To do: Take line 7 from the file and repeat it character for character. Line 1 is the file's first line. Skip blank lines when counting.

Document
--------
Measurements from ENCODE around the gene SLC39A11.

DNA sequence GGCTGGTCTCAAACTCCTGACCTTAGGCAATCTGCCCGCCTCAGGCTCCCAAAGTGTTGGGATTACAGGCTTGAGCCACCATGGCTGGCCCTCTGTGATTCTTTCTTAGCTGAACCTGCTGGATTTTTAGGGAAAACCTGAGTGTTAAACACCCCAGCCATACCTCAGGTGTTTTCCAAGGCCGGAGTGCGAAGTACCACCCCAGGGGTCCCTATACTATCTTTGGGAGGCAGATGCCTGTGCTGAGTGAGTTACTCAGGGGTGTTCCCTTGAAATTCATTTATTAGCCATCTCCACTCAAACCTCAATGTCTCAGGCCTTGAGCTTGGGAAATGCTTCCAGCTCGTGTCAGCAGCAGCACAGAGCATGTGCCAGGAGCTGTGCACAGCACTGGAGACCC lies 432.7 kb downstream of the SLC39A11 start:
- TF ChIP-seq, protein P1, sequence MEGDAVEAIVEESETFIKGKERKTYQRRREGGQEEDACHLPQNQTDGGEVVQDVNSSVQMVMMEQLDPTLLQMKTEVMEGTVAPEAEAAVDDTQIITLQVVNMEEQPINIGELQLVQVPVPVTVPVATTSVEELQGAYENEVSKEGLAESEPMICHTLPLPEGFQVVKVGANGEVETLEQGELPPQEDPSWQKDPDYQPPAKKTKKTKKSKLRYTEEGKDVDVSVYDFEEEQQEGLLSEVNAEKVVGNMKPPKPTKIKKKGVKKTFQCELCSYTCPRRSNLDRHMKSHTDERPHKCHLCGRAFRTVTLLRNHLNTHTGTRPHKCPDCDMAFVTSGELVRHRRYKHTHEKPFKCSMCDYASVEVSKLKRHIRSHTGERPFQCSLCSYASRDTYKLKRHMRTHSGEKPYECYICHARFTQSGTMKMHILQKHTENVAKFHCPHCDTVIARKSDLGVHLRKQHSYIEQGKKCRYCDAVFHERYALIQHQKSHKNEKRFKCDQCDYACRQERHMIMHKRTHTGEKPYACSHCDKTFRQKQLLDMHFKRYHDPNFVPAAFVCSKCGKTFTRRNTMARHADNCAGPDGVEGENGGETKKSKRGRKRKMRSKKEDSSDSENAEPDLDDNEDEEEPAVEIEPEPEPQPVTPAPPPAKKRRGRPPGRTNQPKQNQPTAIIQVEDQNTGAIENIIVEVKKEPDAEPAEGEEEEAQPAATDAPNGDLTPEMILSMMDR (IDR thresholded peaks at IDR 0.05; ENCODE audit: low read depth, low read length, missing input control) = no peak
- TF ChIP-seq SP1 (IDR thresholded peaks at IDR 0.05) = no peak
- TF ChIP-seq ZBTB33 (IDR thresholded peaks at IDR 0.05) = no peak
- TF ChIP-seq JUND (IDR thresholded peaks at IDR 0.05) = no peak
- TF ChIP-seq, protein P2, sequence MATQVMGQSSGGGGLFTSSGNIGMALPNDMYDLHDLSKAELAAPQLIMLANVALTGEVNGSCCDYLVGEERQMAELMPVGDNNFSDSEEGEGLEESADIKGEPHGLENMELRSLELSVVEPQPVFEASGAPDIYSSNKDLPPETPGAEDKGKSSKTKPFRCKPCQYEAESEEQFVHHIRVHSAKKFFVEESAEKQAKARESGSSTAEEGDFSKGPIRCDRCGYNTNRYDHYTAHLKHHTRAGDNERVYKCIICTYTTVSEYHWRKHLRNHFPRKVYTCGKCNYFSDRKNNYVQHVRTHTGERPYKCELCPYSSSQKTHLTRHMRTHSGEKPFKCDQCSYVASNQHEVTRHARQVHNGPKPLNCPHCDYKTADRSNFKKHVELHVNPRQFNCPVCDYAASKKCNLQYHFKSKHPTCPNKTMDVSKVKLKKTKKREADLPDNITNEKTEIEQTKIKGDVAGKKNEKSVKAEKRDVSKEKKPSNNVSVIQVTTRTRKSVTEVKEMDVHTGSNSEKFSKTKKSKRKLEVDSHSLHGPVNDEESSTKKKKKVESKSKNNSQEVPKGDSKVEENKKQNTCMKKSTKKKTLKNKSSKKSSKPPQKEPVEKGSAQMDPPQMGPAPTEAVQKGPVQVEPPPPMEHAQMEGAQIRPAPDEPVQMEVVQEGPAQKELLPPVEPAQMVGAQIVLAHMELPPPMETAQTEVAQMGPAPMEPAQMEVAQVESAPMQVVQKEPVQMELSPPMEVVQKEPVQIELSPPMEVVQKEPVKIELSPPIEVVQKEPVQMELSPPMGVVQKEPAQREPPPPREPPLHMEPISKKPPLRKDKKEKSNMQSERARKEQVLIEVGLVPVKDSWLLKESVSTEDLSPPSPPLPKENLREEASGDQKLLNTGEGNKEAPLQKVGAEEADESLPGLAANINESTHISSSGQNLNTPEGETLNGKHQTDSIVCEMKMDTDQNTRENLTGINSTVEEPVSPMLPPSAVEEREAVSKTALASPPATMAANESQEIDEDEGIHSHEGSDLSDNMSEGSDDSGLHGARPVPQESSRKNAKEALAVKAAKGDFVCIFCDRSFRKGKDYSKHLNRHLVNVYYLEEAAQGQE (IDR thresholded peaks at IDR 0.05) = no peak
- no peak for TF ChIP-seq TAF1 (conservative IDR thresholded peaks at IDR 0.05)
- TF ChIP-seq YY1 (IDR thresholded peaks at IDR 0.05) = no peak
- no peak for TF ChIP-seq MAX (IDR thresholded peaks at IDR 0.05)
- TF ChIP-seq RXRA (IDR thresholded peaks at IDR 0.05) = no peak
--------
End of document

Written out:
- TF ChIP-seq, protein P2, sequence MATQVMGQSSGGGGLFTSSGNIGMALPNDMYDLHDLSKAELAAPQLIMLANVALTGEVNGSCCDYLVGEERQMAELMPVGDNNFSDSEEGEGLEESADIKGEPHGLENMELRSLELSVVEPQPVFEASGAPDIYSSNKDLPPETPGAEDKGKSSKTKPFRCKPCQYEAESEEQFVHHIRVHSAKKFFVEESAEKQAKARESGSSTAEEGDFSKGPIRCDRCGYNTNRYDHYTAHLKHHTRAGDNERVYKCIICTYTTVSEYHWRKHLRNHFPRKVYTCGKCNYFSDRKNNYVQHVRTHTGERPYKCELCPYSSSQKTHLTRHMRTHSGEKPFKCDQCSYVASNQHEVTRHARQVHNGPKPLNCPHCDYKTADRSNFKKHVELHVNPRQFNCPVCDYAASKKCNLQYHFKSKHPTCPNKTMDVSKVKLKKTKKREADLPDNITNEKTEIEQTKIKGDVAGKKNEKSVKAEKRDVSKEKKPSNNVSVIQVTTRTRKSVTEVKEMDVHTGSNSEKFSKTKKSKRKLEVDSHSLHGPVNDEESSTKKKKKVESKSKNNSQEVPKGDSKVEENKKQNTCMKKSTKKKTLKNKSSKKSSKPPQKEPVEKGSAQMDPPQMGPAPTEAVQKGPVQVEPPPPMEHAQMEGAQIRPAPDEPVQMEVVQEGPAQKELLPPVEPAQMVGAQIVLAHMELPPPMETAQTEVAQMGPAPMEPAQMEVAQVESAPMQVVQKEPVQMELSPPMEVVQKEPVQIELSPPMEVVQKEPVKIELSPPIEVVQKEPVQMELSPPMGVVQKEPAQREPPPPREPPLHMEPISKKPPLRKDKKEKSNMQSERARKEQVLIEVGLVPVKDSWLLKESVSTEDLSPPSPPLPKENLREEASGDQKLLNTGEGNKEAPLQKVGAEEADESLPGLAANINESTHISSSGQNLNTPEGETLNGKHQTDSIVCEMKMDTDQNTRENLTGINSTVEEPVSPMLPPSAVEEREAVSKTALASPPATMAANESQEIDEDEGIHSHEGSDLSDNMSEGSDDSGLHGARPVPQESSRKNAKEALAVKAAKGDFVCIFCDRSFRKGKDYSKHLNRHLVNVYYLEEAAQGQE (IDR thresholded peaks at IDR 0.05) = no peak